Orderic Vitalis names "Goisfredus de Clintona, Radulfus Basset et Hugo de Bocalanda…" among those who were "de ignobili stirpe" and whom King Henry I raised "de pulvere" (from the dust). Henry of Huntingdon names "Ralph Basset and his son Richard, justices of all England". Henry I King of England confirmed property ot Eynsham abbey by charter dated 25 Dec 1109, including the donation of "decimam suam de Strattona" by "Gillebertus Basset" and "decimam suam de una hida de Estelai" by "Radulfus Basset". "…Radulfo Basset" witnessed the charter dated 1113 granted by Henry I King of England in favour of Thorney abbey. "Radulfus Basset et uxor eius A." donated land "in villa…Chinalton" by charter dated 1120 witnessed by "…Willelmus Basset et Ricardus Basset". "…Rad Basset…" subscribed the charter dated to [10 Apr/29 May] 1121 which records the arrangements for the marriage of "Miloni de Gloec" and "Sibilia filia Beorndi de Novo Mercato". The Chronicle of Abingdon records that "Turstinus" [=Thurstan Le Despencer...] donated "ecclesiam de Mercham" to "cuidam ex regis clericis (Radulfo…de Tamewrtha)", after recording the dispute between Thurstan and Abingdon monastery concerning that church. The Anglo-Saxon Chronicle records in 1124 that "Ralph Basset held a court of the king´s thanes at Hundehoh in Leicestershire and hanged there more thieves than ever before". Military fee certifications in the Red Book of the Exchequer, in 1166, record that "Radulfus Basset" used to hold one knight´s fee from the abbot of Glastonbury in Somerset "tempore Regis Henrici" (presumably indicating King Henry I) now held by "hæres Radulfi Basset junioris". "Radulfus Basset et uxor eius A." donated land "in villa…Chinalton" by charter dated 1120 witnessed by "…Willelmus Basset et Ricardus Basset". Ralph & his wife had [four or more] children... 1
The first secure mentions of Basset are in royal charters dating to around 1102, where he appears as a witness. He then appears as a judge in a royal dispute with the sheriff of Yorkshire. Basset is named as one of the commissioners of the Liber Winton, a survey of the landholdings in the city of Winchester which took place at some point between 1103 and 1115, probably close to 1110. From his Norman lands, Basset is recorded as donating lands to the Abbey of Saint-Evroul in 1113.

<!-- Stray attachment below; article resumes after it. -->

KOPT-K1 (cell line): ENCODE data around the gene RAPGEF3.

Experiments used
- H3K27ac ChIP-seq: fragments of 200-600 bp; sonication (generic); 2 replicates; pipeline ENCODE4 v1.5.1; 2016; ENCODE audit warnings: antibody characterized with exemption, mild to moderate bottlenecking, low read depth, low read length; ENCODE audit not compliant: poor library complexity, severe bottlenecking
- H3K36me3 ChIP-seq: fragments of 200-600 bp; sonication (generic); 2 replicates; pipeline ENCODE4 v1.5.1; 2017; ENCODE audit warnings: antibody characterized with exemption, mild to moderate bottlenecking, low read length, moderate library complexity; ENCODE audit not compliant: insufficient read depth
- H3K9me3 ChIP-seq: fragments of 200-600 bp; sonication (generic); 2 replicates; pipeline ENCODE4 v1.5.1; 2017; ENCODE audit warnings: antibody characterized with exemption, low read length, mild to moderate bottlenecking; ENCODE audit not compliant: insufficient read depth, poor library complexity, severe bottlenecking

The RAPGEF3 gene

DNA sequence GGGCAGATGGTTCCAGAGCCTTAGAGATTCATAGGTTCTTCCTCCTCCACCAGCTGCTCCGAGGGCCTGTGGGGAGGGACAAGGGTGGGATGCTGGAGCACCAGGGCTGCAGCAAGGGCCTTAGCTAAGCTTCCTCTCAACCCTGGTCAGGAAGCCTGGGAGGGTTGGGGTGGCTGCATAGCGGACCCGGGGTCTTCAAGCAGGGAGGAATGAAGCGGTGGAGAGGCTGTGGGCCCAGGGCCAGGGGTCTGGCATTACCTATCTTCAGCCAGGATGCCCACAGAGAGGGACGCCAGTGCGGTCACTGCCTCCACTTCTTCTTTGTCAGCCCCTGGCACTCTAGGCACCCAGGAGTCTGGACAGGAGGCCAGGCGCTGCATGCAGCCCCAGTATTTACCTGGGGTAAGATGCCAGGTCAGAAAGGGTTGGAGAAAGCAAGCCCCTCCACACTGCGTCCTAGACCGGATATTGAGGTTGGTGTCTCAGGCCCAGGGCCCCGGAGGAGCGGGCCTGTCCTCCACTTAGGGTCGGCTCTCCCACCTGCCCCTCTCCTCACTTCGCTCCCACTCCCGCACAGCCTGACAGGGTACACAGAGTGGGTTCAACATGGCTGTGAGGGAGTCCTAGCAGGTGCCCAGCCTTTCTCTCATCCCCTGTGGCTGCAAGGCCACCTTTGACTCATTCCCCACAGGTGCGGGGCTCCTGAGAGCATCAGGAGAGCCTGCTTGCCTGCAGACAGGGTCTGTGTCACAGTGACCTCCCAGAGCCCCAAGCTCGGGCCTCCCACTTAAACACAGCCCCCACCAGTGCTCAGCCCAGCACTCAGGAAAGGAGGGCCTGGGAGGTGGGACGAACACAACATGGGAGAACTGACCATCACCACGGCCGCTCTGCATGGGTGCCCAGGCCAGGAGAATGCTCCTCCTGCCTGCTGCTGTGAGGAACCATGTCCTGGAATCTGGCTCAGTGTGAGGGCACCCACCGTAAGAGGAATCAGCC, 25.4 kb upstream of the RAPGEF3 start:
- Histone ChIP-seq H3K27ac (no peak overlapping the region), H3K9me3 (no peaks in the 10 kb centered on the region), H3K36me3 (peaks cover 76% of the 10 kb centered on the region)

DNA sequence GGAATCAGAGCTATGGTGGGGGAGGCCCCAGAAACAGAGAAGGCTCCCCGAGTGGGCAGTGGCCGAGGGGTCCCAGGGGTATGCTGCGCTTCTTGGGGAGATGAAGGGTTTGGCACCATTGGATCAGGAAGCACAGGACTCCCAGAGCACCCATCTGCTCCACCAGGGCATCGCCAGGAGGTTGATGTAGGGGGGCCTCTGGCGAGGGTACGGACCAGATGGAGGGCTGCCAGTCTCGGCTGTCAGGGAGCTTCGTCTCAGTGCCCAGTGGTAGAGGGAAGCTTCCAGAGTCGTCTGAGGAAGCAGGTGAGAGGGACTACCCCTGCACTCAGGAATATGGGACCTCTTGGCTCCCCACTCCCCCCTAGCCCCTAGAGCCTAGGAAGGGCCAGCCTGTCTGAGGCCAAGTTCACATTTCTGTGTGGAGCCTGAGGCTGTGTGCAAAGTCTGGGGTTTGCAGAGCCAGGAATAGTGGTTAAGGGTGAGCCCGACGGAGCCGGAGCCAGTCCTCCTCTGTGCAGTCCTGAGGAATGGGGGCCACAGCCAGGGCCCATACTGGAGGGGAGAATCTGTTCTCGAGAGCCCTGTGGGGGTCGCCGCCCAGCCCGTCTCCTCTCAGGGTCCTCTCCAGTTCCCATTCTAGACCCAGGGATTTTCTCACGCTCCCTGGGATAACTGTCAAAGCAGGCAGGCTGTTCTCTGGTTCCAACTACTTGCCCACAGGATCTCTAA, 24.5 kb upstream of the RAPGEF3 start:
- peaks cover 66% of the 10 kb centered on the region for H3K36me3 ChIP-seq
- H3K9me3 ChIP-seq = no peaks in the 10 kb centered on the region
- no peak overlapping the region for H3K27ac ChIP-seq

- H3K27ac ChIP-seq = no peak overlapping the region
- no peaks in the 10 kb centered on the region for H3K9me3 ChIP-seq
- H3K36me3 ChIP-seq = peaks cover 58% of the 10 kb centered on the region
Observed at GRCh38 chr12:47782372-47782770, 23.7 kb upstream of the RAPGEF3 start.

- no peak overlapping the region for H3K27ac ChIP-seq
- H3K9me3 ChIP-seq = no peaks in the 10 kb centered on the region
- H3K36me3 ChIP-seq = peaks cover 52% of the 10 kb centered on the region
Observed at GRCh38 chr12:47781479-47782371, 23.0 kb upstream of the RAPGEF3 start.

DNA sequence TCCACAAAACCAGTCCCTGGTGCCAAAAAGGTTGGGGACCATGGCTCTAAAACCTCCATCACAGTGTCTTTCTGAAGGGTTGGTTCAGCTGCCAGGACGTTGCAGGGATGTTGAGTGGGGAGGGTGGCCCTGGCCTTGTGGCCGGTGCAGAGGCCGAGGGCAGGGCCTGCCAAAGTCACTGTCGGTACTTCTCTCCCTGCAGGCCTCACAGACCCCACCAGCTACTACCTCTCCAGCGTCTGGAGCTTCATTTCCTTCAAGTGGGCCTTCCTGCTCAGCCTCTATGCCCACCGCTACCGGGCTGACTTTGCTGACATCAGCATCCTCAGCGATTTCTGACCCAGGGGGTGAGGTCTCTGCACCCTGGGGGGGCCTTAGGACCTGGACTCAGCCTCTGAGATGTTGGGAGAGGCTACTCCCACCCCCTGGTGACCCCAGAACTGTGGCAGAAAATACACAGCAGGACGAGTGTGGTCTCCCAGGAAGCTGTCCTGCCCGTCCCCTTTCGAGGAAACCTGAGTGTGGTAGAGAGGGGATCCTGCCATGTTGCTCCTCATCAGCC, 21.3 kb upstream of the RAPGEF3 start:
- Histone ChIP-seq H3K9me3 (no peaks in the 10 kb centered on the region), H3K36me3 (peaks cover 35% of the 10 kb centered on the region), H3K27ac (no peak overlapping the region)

Basset appears as a royal justice in 1116, serving in Huntingdonshire. Basset was noted in the Anglo-Saxon Chronicle entry for 1124 as hanging 44 thieves, during an eyre in Leicestershire. Possibly, Basset's severity was part of an attempt to overawe the under-tenants of the Beaumont twins, one of whom, Waleran, Count of Melun rebelled during 1124. During the period 1110-1127, Basset was one of the leading royal justices, and was described by the medieval chronicler Henry of Huntingdon as one of the "justices of all England". Huntingdon's implication is that Basset's scope was over all of England, not limited to his own locality.
Basset is recorded in the Pipe Roll of 1130 as having performed judicial functions in 11 different shires, even though by this point he was already dead. Basset also served on the informal vice-regency council that assisted Henry's wife and son when the king was out of England. Basset seems to have spent most of his judicial and royal career in England, as he only is a witness on one royal document that was drawn up in Normandy. 2
Secondary sources show two wives of Ralph Basset: Alice de Buci and Agatha de Bruce. However, I've been unable to confirm these through primary source material which only mention Ralph's wife as A.
Some sources refer to Ralph Basset as the son of Thurstan Basset. For example: "A.D. 1120.—Matilda Ridel...married Richard Basset, Lord Justiciary of all England to King Henry I. after the death of Galfridus Ridel, his father-in-law. He was of an ancient and noble family, being the son of Ralph Basset, Lord Justiciary of England; grandson of Thurstine, who came over with William the Conqueror; great grandson of Osmund, a powerful Baron in Normandy; and great great grandson of Hugh Basset, who lived in the end of the tenth century." 3